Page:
As 150 paintings, drawings, engravings, and other oeuvres by Marcel Gromaire (1892 – 1971) ride off into the sunset after successive exhibitions in Séte, Honfleur, and most recently la Piscine (Swimming Pool) in Roubaix, France — many of Gromaire’s explosions of color no doubt returning to languish in the sombre basement of the Modern Art Museum of the city of Paris, which apparently prefers exhibiting contemporary artists no one’s ever heard of to Modern artists more people should know about — we thought we’d give you two last, in our view appropriate for the particular juncture we’re living in the world and in France right now, perspectives from the versatile artist who was as at home writing comics for a satirical magazine as sketching his comrades in the trenches of “the Great War,” conceiving massive public murals and tapestries, penning the first book (in 1925) on painting and the infant art of cinema, illustrating a book of Charles Baudelaire’s “Spleen” poems (you can find it at the Art Institute of Chicago), or infusing buxom bare-breasted babes with splendiferous color, often in hues of bright green, gold, and red. And no matter the subject, Gromaire almost always made sure to include a splotch of sky in the background. ‘Scuse us while we kiss him (in good Franglais) ‘a bean toe’. Top: Marcel Gromaire, “Les bords de la Marne,” 1925. Oil on canvas. Musée d’art moderne de la Ville de Paris. Photo: Eric Emo et Stéphane Piera © ADAGP, Paris, 2019. Bottom: Marcel Gromaire, “|La Guerre,” 1925. Oil on canvas, 130 × 97 cm. Paris, Musée d’Art moderne de la Ville. Photo: Julien Vidal/Parisienne de Photographie. © ADAGP, Paris 2020.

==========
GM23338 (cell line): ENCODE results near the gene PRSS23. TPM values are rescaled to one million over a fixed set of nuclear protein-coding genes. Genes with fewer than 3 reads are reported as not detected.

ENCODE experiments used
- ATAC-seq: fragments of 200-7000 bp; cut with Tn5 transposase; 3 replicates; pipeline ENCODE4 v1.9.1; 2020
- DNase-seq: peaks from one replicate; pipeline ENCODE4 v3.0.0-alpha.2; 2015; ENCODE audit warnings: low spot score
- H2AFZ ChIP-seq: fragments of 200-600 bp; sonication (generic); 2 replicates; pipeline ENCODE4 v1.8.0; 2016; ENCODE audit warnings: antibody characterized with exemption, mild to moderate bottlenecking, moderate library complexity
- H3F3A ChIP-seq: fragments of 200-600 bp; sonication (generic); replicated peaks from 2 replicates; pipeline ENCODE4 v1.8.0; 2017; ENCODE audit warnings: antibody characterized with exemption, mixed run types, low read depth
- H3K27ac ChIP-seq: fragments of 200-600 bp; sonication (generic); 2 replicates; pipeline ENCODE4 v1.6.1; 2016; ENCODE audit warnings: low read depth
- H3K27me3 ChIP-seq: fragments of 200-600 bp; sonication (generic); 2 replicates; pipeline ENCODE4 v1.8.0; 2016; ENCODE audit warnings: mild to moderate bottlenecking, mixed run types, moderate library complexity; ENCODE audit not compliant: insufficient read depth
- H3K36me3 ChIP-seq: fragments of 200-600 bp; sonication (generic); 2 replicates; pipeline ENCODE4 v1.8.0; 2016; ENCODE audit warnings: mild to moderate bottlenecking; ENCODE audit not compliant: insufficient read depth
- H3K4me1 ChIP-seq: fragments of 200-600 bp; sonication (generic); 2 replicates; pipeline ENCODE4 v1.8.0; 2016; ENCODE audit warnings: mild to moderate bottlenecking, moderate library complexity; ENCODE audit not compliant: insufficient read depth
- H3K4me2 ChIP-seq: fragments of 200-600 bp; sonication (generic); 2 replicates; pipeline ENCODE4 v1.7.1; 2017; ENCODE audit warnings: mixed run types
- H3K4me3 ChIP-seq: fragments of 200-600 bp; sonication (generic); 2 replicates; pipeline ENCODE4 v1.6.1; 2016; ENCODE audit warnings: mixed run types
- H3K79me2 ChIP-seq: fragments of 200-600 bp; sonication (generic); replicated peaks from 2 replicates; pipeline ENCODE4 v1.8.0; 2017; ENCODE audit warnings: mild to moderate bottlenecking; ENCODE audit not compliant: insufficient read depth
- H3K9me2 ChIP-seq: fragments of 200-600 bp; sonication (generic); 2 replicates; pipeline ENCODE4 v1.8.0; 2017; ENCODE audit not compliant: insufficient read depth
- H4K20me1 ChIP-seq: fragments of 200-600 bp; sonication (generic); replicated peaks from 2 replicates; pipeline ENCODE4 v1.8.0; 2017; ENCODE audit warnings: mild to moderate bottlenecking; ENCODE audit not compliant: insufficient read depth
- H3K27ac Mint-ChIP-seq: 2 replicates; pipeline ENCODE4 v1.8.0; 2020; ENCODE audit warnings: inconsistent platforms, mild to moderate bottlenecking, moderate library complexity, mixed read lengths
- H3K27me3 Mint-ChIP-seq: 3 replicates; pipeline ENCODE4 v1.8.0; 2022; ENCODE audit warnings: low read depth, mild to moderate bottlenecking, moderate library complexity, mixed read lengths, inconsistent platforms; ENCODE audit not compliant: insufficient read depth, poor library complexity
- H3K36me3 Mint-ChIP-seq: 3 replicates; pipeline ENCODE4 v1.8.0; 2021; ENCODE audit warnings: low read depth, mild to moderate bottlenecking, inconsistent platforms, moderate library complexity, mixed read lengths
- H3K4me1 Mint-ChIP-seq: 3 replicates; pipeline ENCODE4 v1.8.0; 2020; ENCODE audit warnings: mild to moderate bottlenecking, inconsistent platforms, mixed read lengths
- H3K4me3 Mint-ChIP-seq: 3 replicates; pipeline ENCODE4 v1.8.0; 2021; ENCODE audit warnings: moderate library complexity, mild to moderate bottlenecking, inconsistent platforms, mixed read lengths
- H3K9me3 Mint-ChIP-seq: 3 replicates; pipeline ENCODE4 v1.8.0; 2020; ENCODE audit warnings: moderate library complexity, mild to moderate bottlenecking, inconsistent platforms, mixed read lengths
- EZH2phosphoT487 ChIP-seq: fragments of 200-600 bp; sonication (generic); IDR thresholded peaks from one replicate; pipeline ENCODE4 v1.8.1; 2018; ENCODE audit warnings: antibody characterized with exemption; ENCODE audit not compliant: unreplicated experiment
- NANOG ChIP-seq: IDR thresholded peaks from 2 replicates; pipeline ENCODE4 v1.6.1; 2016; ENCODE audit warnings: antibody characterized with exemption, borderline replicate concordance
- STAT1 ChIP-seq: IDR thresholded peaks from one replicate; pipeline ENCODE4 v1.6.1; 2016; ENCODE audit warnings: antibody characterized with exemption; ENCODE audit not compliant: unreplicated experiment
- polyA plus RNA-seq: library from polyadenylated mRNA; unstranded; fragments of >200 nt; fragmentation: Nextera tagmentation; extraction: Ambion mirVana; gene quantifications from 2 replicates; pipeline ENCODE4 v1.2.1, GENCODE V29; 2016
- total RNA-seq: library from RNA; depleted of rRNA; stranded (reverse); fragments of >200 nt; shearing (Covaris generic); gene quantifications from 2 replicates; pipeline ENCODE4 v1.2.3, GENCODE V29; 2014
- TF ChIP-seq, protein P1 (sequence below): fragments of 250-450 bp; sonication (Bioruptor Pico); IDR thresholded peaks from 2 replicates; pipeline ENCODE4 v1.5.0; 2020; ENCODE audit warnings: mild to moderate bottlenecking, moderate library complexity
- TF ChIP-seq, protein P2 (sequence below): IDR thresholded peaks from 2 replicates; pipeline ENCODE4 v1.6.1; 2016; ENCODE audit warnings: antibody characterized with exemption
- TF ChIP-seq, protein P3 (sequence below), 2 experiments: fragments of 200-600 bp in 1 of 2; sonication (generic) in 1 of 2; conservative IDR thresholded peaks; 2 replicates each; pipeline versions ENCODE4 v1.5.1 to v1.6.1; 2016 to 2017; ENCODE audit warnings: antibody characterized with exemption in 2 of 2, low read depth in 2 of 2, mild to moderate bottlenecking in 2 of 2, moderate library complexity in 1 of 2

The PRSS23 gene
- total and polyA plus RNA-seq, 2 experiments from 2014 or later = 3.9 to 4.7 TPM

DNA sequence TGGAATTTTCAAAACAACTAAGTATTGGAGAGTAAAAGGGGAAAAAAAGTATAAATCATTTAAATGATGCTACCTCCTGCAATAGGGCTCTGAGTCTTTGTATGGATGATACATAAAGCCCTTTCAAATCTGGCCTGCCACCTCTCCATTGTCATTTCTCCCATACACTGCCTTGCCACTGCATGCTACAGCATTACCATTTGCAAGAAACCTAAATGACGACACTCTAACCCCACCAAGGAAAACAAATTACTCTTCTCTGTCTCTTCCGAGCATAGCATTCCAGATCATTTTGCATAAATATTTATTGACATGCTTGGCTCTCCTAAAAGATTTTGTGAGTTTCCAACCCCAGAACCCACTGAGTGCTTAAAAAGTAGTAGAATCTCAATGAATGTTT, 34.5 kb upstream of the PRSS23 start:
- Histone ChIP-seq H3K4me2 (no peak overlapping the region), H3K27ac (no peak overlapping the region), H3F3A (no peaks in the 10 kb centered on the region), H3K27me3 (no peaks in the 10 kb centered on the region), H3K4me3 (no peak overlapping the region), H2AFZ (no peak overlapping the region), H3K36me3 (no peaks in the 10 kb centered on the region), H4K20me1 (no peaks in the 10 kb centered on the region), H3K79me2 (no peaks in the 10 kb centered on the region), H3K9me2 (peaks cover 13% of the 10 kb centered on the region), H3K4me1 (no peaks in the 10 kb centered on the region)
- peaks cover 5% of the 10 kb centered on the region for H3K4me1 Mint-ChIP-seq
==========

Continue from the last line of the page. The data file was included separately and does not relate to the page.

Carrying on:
From the exhibition Marcel Gromaire, l’élégance de la force, theoretically on view through Sunday at la Piscine in Roubaix, France, after earlier runs in Séte and Honfleur: Marcel Gromaire, “Sèvres ou Les Arts de la Terre et du Feu ou Les Loisirs ou Les Temps libres ou La Paix sous le soleil de France” [model for a ceramic mural for the pavilion of Ceramic and Glass Art at the 1937 Exposition], 1936 . Oil on canvas, 89 × 250 cm. Roubaix,